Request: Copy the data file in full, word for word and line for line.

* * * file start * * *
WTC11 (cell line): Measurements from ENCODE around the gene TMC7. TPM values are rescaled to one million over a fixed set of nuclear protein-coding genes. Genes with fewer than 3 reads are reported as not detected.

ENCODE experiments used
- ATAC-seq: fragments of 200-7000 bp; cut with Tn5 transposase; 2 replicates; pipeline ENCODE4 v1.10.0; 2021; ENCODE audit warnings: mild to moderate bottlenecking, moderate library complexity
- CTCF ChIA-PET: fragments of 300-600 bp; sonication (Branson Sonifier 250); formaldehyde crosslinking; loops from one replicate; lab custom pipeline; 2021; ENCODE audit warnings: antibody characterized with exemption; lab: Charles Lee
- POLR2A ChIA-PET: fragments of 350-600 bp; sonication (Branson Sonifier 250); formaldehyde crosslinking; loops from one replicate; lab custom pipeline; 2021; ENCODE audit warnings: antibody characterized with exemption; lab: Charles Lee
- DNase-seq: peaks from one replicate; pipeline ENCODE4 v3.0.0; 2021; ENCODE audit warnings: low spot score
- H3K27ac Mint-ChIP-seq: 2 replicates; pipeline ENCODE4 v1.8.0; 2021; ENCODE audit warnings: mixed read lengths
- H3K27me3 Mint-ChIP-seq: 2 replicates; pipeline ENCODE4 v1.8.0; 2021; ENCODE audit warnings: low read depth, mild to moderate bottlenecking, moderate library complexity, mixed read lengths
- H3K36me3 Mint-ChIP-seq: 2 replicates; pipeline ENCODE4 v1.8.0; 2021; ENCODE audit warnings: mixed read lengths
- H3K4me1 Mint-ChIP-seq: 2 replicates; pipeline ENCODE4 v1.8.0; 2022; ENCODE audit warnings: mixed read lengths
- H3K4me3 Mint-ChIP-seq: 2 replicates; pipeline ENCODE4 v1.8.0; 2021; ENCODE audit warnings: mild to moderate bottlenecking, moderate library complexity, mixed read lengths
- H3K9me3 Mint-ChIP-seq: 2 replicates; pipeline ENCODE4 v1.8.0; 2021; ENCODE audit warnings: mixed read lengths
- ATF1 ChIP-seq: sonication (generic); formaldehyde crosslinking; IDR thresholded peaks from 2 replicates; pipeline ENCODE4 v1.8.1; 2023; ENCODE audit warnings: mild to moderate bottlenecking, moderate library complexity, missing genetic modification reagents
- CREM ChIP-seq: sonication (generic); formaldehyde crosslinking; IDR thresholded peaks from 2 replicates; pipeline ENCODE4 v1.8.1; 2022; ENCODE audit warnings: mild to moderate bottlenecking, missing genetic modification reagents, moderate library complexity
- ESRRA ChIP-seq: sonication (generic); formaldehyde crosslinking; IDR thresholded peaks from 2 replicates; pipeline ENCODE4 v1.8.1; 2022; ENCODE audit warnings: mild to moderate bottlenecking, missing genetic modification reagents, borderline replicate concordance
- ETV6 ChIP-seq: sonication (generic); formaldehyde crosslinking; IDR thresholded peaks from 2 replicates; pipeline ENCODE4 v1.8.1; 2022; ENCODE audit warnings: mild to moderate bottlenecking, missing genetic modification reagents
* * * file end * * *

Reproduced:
WTC11 (cell line): Measurements from ENCODE around the gene TMC7. TPM values are rescaled to one million over a fixed set of nuclear protein-coding genes. Genes with fewer than 3 reads are reported as not detected.

ENCODE experiments used
- ATAC-seq: fragments of 200-7000 bp; cut with Tn5 transposase; 2 replicates; pipeline ENCODE4 v1.10.0; 2021; ENCODE audit warnings: mild to moderate bottlenecking, moderate library complexity
- CTCF ChIA-PET: fragments of 300-600 bp; sonication (Branson Sonifier 250); formaldehyde crosslinking; loops from one replicate; lab custom pipeline; 2021; ENCODE audit warnings: antibody characterized with exemption; lab: Charles Lee
- POLR2A ChIA-PET: fragments of 350-600 bp; sonication (Branson Sonifier 250); formaldehyde crosslinking; loops from one replicate; lab custom pipeline; 2021; ENCODE audit warnings: antibody characterized with exemption; lab: Charles Lee
- DNase-seq: peaks from one replicate; pipeline ENCODE4 v3.0.0; 2021; ENCODE audit warnings: low spot score
- H3K27ac Mint-ChIP-seq: 2 replicates; pipeline ENCODE4 v1.8.0; 2021; ENCODE audit warnings: mixed read lengths
- H3K27me3 Mint-ChIP-seq: 2 replicates; pipeline ENCODE4 v1.8.0; 2021; ENCODE audit warnings: low read depth, mild to moderate bottlenecking, moderate library complexity, mixed read lengths
- H3K36me3 Mint-ChIP-seq: 2 replicates; pipeline ENCODE4 v1.8.0; 2021; ENCODE audit warnings: mixed read lengths
- H3K4me1 Mint-ChIP-seq: 2 replicates; pipeline ENCODE4 v1.8.0; 2022; ENCODE audit warnings: mixed read lengths
- H3K4me3 Mint-ChIP-seq: 2 replicates; pipeline ENCODE4 v1.8.0; 2021; ENCODE audit warnings: mild to moderate bottlenecking, moderate library complexity, mixed read lengths
- H3K9me3 Mint-ChIP-seq: 2 replicates; pipeline ENCODE4 v1.8.0; 2021; ENCODE audit warnings: mixed read lengths
- ATF1 ChIP-seq: sonication (generic); formaldehyde crosslinking; IDR thresholded peaks from 2 replicates; pipeline ENCODE4 v1.8.1; 2023; ENCODE audit warnings: mild to moderate bottlenecking, moderate library complexity, missing genetic modification reagents
- CREM ChIP-seq: sonication (generic); formaldehyde crosslinking; IDR thresholded peaks from 2 replicates; pipeline ENCODE4 v1.8.1; 2022; ENCODE audit warnings: mild to moderate bottlenecking, missing genetic modification reagents, moderate library complexity
- ESRRA ChIP-seq: sonication (generic); formaldehyde crosslinking; IDR thresholded peaks from 2 replicates; pipeline ENCODE4 v1.8.1; 2022; ENCODE audit warnings: mild to moderate bottlenecking, missing genetic modification reagents, borderline replicate concordance
- ETV6 ChIP-seq: sonication (generic); formaldehyde crosslinking; IDR thresholded peaks from 2 replicates; pipeline ENCODE4 v1.8.1; 2022; ENCODE audit warnings: mild to moderate bottlenecking, missing genetic modification reagents